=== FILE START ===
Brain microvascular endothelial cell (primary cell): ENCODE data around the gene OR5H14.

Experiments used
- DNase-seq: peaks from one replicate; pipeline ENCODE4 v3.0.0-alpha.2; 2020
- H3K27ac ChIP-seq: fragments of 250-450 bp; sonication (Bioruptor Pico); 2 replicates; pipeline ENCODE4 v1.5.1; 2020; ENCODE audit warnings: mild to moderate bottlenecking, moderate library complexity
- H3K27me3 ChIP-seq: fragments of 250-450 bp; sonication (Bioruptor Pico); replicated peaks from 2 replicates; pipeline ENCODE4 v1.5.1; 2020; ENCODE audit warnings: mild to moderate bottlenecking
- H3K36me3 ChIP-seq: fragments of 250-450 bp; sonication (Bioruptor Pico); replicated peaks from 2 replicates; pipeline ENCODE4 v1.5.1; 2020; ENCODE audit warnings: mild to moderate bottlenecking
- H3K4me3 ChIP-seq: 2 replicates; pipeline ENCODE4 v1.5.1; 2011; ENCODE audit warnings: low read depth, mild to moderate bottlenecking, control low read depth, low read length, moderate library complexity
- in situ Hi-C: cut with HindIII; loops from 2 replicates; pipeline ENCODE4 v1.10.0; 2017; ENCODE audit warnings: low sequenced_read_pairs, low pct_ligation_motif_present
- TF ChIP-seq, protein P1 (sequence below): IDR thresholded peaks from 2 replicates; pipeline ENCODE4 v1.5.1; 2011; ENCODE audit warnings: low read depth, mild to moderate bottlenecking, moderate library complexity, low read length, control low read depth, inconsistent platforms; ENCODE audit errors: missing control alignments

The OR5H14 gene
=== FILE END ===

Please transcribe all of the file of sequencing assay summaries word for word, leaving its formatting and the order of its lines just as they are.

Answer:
Brain microvascular endothelial cell (primary cell): ENCODE data around the gene OR5H14.

Experiments used
- DNase-seq: peaks from one replicate; pipeline ENCODE4 v3.0.0-alpha.2; 2020
- H3K27ac ChIP-seq: fragments of 250-450 bp; sonication (Bioruptor Pico); 2 replicates; pipeline ENCODE4 v1.5.1; 2020; ENCODE audit warnings: mild to moderate bottlenecking, moderate library complexity
- H3K27me3 ChIP-seq: fragments of 250-450 bp; sonication (Bioruptor Pico); replicated peaks from 2 replicates; pipeline ENCODE4 v1.5.1; 2020; ENCODE audit warnings: mild to moderate bottlenecking
- H3K36me3 ChIP-seq: fragments of 250-450 bp; sonication (Bioruptor Pico); replicated peaks from 2 replicates; pipeline ENCODE4 v1.5.1; 2020; ENCODE audit warnings: mild to moderate bottlenecking
- H3K4me3 ChIP-seq: 2 replicates; pipeline ENCODE4 v1.5.1; 2011; ENCODE audit warnings: low read depth, mild to moderate bottlenecking, control low read depth, low read length, moderate library complexity
- in situ Hi-C: cut with HindIII; loops from 2 replicates; pipeline ENCODE4 v1.10.0; 2017; ENCODE audit warnings: low sequenced_read_pairs, low pct_ligation_motif_present
- TF ChIP-seq, protein P1 (sequence below): IDR thresholded peaks from 2 replicates; pipeline ENCODE4 v1.5.1; 2011; ENCODE audit warnings: low read depth, mild to moderate bottlenecking, moderate library complexity, low read length, control low read depth, inconsistent platforms; ENCODE audit errors: missing control alignments

The OR5H14 gene